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The Effect of Tensile Stress on the Conformational Free Energy Landscape of Disulfide Bonds

  • Padmesh Anjukandi ,

    padmesh.anjukandi@theochem.rub.de

    Affiliation Lehrstuhl für Theoretische Chemie, Ruhr–Universität Bochum, Bochum, Germany

  • Przemyslaw Dopieralski,

    Affiliations Lehrstuhl für Theoretische Chemie, Ruhr–Universität Bochum, Bochum, Germany, Faculty of Chemistry, University of Wroclaw, Wroclaw, Poland

  • Jordi Ribas–Arino,

    Current address: Departament de Química Física and IQTCUB, Universitat de Barcelona, Barcelona, Spain

    Affiliation Lehrstuhl für Theoretische Chemie, Ruhr–Universität Bochum, Bochum, Germany

  • Dominik Marx

    Affiliation Lehrstuhl für Theoretische Chemie, Ruhr–Universität Bochum, Bochum, Germany

The Effect of Tensile Stress on the Conformational Free Energy Landscape of Disulfide Bonds

  • Padmesh Anjukandi, 
  • Przemyslaw Dopieralski, 
  • Jordi Ribas–Arino, 
  • Dominik Marx
PLOS
x

Abstract

Disulfide bridges are no longer considered to merely stabilize protein structure, but are increasingly recognized to play a functional role in many regulatory biomolecular processes. Recent studies have uncovered that the redox activity of native disulfides depends on their C–C–S–S dihedrals, and . Moreover, the interplay of chemical reactivity and mechanical stress of disulfide switches has been recently elucidated using force–clamp spectroscopy and computer simulation. The and angles have been found to change from conformations that are open to nucleophilic attack to sterically hindered, so–called closed states upon exerting tensile stress. In view of the growing evidence of the importance of C–C–S–S dihedrals in tuning the reactivity of disulfides, here we present a systematic study of the conformational diversity of disulfides as a function of tensile stress. With the help of force-clamp metadynamics simulations, we show that tensile stress brings about a large stabilization of the closed conformers, thereby giving rise to drastic changes in the conformational free energy landscape of disulfides. Statistical analysis shows that native TDi, DO and interchain Ig protein disulfides prefer open conformations, whereas the intrachain disulfide bridges in Ig proteins favor closed conformations. Correlating mechanical stress with the distance between the two –carbons of the disulfide moiety reveals that the strain of intrachain Ig protein disulfides corresponds to a mechanical activation of about 100 pN. Such mechanical activation leads to a severalfold increase of the rate of the elementary redox reaction step. All these findings constitute a step forward towards achieving a full understanding of functional disulfides.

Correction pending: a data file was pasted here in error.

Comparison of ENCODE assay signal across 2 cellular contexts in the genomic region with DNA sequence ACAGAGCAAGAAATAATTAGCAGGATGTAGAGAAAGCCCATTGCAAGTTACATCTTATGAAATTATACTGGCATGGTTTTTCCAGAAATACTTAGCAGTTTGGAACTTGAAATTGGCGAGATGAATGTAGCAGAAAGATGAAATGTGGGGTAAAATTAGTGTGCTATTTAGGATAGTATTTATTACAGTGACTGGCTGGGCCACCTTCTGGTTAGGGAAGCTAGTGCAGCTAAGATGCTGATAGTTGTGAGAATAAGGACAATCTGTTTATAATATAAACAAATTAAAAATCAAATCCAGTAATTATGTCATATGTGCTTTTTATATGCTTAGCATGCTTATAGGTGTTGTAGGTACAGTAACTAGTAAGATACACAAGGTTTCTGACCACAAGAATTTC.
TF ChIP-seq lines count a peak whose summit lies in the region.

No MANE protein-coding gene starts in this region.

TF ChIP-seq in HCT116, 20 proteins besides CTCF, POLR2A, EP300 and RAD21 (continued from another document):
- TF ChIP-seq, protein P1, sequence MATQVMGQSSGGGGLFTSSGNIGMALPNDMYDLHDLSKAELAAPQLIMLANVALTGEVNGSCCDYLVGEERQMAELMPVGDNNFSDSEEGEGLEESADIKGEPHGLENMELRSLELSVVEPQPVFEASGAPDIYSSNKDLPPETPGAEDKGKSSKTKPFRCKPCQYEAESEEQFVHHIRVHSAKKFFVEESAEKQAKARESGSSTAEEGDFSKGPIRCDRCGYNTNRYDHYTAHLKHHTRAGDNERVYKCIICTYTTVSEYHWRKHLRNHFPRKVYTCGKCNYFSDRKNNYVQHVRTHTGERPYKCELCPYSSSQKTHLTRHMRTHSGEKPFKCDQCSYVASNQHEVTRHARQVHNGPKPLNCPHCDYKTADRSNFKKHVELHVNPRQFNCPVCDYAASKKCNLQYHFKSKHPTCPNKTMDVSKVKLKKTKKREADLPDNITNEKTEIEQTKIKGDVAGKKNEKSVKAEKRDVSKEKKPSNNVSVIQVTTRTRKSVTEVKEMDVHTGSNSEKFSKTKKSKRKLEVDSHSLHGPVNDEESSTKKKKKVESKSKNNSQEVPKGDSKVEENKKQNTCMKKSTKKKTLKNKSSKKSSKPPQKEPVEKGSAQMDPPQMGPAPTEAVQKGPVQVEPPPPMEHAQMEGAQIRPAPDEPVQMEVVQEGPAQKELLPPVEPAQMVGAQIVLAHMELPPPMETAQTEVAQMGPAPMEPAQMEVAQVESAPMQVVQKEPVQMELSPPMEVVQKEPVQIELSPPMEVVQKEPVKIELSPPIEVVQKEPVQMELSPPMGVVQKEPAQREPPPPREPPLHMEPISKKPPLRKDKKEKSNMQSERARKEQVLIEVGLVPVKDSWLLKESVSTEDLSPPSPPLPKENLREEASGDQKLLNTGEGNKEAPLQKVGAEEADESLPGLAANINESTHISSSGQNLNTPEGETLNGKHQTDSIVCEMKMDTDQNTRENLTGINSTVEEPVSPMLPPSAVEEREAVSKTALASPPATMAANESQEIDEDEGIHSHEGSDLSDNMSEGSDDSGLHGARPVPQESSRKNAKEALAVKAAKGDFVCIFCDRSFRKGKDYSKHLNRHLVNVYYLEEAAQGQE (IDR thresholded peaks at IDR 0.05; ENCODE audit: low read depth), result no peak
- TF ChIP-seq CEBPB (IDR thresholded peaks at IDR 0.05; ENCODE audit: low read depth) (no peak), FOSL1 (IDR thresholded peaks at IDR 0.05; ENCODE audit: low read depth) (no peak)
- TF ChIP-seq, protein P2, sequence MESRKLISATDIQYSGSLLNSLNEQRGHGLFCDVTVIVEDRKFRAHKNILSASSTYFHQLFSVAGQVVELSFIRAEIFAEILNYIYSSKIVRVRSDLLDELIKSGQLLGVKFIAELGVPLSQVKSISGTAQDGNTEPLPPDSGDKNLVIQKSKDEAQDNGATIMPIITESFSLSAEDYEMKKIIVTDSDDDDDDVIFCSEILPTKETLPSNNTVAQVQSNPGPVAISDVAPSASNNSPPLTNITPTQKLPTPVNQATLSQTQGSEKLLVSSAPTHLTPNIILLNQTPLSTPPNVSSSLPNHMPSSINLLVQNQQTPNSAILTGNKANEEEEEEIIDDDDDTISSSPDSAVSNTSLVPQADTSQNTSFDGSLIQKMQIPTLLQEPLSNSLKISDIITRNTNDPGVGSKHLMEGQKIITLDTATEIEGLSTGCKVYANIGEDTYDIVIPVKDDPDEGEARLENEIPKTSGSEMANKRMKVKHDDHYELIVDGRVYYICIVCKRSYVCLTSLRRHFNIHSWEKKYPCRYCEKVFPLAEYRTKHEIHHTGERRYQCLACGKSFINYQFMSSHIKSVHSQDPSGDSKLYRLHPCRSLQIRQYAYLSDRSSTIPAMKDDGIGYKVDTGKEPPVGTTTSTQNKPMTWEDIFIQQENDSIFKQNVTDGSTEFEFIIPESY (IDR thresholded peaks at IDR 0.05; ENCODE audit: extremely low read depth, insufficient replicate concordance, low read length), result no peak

Introduction